So what can be done to stop the poachers? There are lots of ideas out there.
One option is to legalize the trade of horns and tusks. Supporters of this course of action argue that this would take the trade out of the hands of criminals and that, by flooding the market, the price of ivory would drop along with the incentive to kill them. However, this has not yet been properly evaluated and there are fears that illegal traders would still undercut official operators. Since the current ivory ban is not being enforced effectively, legal trade is unlikely to be either. Legalising trade might also increase demand for ivory.
2. Improved security
More work is needed to improve security, particularly at borders between countries and at key locations in the ivory trade chain. To be effective, this needs to take a multi-country and multi-organization approach to ensure security all along the common ivory routes (most ivory leaves via East African seaports). Namibia are utilizing their armed forces to sure up their borders. More support and training are needed in addition to improved law enforcement to enhance anti-poaching tracking and intelligence operations.
3. De-horning and Tusking
A common suggestion is to remove horns and tusks from animals, the idea being, for example, that a rhino without a horn will not be poached. There have been some successes with this method but it doesn't always work. Many hornless or tuskless animals are still killed, either to access the "stump" of ivory left behind or out of vengeance. Animals need their horns or tusks for social and feeding behavior and they also grow back with time. The process of removing them is risky for the animals as well as costly and logistically difficult. Save the Rhino recommend that dehorning is used as a last resort alongside other anti-poaching measures.
4. Destroying ivory stocks
Following Kenya's example back in the 80s, China recently destroyed its ivory stocks for the first time, sending a message to to the world that trade in ivory will not be tolerated. But there is little evidence of whether this is anything more than a gesture or if it actually has any impact on poaching.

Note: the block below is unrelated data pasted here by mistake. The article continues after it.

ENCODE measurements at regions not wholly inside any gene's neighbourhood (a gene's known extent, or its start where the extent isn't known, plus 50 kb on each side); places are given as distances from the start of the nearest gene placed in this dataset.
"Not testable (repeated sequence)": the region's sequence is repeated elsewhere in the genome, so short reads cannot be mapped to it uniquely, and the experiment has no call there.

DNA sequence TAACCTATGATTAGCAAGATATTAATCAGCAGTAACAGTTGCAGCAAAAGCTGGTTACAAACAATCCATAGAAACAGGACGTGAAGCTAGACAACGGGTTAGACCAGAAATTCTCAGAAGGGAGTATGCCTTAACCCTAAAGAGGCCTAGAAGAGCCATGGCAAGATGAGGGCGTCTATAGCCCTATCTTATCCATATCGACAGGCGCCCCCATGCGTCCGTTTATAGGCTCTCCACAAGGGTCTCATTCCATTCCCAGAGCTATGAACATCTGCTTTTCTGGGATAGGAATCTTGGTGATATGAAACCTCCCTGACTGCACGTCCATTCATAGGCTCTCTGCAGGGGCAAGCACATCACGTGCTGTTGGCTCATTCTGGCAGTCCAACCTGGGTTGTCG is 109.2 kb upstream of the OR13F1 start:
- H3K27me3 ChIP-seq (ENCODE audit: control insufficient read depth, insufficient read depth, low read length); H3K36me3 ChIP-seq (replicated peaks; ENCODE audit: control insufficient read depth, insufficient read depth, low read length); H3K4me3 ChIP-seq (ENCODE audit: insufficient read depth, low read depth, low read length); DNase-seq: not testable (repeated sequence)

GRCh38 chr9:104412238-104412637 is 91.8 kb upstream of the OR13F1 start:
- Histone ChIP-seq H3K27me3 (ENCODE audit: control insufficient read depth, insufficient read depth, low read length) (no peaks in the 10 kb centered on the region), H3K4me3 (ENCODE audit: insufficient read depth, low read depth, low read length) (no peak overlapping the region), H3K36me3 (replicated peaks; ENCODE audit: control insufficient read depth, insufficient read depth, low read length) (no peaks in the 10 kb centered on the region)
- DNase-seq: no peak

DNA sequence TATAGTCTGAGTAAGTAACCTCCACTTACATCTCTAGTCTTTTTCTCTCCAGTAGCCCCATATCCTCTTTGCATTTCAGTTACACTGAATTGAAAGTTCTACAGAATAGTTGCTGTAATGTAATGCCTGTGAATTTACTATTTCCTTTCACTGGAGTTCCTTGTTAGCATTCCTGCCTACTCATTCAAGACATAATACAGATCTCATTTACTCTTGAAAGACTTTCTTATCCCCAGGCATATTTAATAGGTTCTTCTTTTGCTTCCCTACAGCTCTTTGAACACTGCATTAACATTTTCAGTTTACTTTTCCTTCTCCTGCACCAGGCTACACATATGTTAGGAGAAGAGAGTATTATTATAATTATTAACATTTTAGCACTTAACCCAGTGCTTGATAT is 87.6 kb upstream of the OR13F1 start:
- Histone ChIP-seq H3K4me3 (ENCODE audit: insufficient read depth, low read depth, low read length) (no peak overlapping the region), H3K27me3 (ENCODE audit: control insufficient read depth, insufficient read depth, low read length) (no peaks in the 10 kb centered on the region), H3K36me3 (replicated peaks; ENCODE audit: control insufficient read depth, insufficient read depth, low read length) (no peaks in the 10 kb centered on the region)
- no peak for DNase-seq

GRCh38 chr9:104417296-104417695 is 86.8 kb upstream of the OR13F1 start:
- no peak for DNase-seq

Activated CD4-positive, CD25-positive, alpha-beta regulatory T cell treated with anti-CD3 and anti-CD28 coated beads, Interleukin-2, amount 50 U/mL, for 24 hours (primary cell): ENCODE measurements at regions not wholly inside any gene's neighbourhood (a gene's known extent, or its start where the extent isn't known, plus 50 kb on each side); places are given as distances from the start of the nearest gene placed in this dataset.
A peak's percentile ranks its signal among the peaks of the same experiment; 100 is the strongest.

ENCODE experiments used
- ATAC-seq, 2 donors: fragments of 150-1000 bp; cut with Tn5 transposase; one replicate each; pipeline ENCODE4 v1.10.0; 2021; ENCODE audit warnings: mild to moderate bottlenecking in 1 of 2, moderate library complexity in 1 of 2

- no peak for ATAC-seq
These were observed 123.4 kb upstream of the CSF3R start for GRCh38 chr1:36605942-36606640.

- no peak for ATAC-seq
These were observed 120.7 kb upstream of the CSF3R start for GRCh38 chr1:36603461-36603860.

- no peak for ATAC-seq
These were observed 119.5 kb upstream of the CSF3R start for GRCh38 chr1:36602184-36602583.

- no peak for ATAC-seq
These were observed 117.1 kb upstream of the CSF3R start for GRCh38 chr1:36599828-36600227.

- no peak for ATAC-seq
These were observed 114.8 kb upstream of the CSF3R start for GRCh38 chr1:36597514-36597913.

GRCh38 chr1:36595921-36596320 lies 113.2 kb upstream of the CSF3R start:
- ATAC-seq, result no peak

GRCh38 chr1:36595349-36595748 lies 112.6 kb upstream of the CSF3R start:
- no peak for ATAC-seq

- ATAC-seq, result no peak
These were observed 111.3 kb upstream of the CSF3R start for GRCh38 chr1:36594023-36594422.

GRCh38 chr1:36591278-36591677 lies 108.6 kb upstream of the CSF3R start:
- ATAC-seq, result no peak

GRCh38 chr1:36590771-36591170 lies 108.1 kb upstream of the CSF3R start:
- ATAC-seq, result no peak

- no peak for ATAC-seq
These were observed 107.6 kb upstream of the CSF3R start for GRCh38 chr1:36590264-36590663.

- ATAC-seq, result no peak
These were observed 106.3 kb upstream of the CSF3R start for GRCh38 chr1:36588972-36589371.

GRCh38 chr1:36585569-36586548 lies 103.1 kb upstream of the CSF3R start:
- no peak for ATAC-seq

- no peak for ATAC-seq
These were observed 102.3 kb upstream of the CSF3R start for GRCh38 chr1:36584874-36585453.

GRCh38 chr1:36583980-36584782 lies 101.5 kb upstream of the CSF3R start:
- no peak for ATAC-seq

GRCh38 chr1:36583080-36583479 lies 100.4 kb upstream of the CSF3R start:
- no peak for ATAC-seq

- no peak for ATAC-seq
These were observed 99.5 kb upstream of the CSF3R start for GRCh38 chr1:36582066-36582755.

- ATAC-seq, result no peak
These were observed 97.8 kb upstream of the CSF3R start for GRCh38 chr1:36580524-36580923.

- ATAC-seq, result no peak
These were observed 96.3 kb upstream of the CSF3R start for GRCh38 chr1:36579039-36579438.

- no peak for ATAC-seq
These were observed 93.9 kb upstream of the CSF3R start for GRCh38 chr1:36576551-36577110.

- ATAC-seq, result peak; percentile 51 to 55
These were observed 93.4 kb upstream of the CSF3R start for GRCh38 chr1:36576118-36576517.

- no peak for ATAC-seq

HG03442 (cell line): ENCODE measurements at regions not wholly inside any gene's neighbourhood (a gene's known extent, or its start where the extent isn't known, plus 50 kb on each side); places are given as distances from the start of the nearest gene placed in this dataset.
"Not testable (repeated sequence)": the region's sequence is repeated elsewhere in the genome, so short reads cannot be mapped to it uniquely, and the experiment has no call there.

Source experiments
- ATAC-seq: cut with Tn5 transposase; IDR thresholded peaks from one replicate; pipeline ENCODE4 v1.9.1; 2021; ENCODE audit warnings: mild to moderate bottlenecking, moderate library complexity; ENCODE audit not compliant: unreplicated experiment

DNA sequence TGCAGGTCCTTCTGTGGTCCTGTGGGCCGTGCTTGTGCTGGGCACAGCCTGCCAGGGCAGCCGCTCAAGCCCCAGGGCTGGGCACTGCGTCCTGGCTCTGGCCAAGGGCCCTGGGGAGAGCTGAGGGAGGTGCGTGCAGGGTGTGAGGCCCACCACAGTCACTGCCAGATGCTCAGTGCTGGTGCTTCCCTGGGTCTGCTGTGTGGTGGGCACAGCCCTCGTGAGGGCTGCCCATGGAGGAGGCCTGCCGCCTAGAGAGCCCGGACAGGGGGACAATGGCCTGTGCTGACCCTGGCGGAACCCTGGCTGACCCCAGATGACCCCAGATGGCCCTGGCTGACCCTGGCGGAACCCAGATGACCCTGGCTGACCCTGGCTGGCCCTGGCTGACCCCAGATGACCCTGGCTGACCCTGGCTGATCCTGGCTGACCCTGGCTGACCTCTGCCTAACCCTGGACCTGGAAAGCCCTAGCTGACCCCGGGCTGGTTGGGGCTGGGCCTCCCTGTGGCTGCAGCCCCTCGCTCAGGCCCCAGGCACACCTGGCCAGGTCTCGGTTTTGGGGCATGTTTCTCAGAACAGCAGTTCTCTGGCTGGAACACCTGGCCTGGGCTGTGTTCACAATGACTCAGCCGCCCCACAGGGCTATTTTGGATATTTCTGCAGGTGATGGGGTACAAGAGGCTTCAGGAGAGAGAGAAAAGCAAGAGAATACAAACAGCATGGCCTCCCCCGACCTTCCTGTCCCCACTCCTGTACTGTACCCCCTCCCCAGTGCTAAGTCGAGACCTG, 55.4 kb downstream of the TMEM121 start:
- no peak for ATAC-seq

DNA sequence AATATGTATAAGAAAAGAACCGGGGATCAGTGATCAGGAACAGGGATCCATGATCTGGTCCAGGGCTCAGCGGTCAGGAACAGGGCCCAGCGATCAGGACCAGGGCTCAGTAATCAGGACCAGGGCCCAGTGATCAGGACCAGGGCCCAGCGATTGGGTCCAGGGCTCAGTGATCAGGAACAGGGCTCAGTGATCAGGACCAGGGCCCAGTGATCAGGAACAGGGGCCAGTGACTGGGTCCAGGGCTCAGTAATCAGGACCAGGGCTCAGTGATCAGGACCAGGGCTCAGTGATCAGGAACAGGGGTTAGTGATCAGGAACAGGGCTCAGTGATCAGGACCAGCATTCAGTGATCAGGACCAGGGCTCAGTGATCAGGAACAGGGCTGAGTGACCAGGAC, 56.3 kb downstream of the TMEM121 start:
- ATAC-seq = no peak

Education and public awareness both in Africa and in Asia, where the demand for ivory originates, is essential but this may be too slow a process to save the world's elephants and rhinos.
At a rhino reserve in Kenya, innovative drone technology is being tested to help rangers in the fight against poaching. These drones, which also operate after dark using night vision and thermal imaging, can be operated via laptop and act as an extra pair of eyes, helping to locate poachers within the reserve. More research is needed but initial trials have been positive.
7. Modified Horns and tusks
Another innovative idea is to modify horns and tusks in some way to deter poachers. At one reserve in South Africa, rhino horns are injected with a mixture of pink dye and poison. The dye can be detected by airport scanners and when ground into a powder, and the poison is not fatal but enough to make the consumer very ill. There are however mixed opinions on this approach. It is feared that although poachers may be deterred in areas where the scheme is highly publicized, it is impractical for animals free-ranging in very large areas; it may just displace poaching to another area. And logistically it would be impossible to apply this technique to a large number of animals.